Registered: 10-2005
Posted on Monday, February 27, 2006 - 02:24 pm:   Edit Post Delete Post    Move Post (Moderator/Admin Only)

Jos- we have an illness going through our horses right now too, all of ours were vaccinated with Ft Dogde's 5 way last summer and those who were pregnant were given their 4 way vaccine and have had their pneumobort shots on schedule. Whatever this is, it causes a runny nose, cough and depressed appetite. We did bring some horses in from out of state recently though none of them have been sick but I'm assuming they could have brought a "new bug" with them. Any suggestions on what this might be? Most of them are clearing up after a week or so, but I'm concerned about the new foals which should be arriving at any time.
 

Jos
Board Administrator
Username: Jos

Post Number: 10481
Registered: 10-1999
Posted on Monday, February 27, 2006 - 11:17 pm:   Edit Post Delete Post    Move Post (Moderator/Admin Only)

Abortion due to EHV-1 usually occurs late in pregnancy between 8-11 months of gestation but can be as early as 4 months. The incubation period is highly variable with abortions occurring from 10 days to 4 months after initial infection. Most abortions occur within 30 days of the presumed initial exposure. Abortion is usually spontaneous with the mare showing no signs of the impending abortion and the placenta is usually passed covering the foal. Foals that are aborted before 6 months of gestation may be severely autolysed. At full term infected foals may be born alive but are often abnormal from birth with signs of weakness, jaundice and difficulty in breathing. These foals usually die rapidly within one to three days but occasionally some foals may survive longer. (Courtesy AEVA, where there is more information on EHV).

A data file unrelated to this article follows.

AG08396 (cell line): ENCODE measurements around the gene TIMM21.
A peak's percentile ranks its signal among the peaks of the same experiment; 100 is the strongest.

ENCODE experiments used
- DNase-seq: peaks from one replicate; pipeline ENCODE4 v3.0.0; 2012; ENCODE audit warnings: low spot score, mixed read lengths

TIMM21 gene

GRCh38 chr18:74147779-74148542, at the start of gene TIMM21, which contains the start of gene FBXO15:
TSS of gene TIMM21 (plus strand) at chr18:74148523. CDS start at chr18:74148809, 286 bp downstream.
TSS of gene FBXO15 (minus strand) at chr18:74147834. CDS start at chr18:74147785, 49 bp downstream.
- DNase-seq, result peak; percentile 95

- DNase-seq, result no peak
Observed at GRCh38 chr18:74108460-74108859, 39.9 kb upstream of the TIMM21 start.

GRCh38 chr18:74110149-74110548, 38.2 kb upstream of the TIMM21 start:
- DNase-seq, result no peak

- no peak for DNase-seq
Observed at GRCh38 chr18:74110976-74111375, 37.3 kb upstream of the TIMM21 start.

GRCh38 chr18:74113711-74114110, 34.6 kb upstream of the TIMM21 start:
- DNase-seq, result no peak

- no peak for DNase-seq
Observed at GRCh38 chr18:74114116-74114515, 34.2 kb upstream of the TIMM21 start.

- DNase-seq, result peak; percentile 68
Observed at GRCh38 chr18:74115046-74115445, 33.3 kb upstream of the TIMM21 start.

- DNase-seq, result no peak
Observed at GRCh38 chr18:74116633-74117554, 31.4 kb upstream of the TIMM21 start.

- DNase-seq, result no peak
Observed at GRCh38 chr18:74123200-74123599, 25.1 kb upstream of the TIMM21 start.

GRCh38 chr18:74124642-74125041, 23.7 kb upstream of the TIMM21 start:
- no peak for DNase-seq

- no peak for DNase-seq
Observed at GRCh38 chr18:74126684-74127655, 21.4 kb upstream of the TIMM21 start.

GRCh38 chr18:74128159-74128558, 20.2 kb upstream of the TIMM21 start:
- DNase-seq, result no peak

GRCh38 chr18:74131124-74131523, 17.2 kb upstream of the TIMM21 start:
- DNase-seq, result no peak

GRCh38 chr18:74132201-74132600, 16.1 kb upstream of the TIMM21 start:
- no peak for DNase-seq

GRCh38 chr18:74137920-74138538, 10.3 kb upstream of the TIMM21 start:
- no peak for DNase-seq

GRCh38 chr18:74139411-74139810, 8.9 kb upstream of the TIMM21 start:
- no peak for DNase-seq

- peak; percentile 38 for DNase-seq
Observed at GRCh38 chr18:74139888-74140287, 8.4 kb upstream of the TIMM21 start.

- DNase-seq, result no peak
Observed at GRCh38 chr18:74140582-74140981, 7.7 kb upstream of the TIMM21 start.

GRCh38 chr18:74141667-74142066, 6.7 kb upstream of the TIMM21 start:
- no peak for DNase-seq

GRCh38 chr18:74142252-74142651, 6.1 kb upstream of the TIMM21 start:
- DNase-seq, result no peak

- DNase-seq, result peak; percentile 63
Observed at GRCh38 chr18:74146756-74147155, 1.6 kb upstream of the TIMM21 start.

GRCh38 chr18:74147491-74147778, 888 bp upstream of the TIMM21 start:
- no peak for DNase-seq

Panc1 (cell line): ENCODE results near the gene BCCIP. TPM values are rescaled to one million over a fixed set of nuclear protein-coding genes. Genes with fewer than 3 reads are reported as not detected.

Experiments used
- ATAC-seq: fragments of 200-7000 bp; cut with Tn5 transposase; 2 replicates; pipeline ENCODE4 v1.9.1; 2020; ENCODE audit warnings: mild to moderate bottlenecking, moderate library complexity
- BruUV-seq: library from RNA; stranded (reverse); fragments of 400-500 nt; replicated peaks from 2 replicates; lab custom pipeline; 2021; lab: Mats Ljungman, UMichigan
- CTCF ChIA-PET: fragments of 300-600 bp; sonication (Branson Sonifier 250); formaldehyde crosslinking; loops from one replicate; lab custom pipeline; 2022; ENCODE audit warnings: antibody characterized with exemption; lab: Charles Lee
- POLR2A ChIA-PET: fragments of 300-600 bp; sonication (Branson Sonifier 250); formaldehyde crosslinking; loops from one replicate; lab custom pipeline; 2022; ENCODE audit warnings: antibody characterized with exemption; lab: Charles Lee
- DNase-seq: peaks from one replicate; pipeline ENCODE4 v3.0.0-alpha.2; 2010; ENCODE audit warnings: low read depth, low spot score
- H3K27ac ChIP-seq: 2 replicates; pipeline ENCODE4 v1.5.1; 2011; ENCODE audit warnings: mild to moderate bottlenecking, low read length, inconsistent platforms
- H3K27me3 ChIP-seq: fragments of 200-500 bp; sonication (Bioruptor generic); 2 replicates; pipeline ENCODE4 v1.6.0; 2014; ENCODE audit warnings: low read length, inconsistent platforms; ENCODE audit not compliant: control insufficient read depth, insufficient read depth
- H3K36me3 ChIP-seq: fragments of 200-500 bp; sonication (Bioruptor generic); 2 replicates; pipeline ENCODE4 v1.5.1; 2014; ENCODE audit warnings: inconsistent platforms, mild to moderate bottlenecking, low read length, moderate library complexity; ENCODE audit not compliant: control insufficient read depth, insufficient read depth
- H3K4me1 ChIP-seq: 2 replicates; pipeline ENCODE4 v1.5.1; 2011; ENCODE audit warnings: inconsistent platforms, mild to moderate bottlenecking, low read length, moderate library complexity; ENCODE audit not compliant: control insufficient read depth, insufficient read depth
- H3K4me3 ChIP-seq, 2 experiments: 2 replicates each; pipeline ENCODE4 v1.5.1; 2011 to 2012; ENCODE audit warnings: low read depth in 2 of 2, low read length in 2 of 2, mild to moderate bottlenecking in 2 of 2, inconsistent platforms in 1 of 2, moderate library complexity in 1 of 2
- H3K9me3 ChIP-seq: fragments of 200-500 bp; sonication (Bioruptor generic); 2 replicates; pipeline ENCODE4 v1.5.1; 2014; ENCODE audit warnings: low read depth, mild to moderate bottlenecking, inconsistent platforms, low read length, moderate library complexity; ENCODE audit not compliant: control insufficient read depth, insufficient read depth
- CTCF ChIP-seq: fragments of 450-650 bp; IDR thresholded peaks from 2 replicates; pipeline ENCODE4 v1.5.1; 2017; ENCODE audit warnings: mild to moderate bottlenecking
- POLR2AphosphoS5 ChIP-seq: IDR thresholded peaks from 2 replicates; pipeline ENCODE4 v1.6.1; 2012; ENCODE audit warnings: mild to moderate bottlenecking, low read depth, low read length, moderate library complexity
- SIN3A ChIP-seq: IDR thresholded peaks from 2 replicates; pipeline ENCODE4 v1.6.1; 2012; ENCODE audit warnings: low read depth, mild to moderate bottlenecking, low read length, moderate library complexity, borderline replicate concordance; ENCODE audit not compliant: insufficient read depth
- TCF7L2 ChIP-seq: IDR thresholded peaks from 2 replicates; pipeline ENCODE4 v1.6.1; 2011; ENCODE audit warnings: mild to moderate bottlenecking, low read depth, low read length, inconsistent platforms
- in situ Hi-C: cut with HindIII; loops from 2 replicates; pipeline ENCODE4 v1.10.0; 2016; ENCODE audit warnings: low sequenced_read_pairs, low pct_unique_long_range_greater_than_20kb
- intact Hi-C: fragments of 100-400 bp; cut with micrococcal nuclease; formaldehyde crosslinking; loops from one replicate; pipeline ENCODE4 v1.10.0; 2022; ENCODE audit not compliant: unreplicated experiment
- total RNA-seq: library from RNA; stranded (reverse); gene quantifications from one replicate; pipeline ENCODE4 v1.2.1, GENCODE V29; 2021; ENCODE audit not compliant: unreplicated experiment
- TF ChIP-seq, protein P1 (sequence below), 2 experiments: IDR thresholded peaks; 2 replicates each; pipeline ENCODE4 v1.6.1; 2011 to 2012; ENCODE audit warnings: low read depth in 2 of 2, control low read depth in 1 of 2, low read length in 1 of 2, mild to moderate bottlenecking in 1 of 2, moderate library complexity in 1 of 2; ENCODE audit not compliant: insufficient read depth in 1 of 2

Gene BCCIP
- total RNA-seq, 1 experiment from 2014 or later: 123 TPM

I hope that what you are looking at is some minor "sniffles" virus, but I am a tad alarmed by your observation "... a weanling that had thick sticky yellow drainage...", which rings alarm bells for strangles... hope it's not!

E Watkins - pretty much impossible to hypothesize what your seeing via the Internet! You can have your vet runs swabs and cultures if you really want to know though...
 

Lisa Weir
Breeding Stock
Username: Pals_pal

Post Number: 146
Registered: 08-2005
Posted on Tuesday, February 28, 2006 - 08:20 am:   Edit Post Delete Post    Move Post (Moderator/Admin Only)

Thanks for that link, Jos. I have printed it out and will give it to our staff to read. :-)

Here in WA we have been relatively lucky regarding EHV-1. But in the last two years we have heard of a couple of abortions that were attributed to it. One was a mare who was bought from an out of state sale and the other was a local mare who traveled interstate to be covered.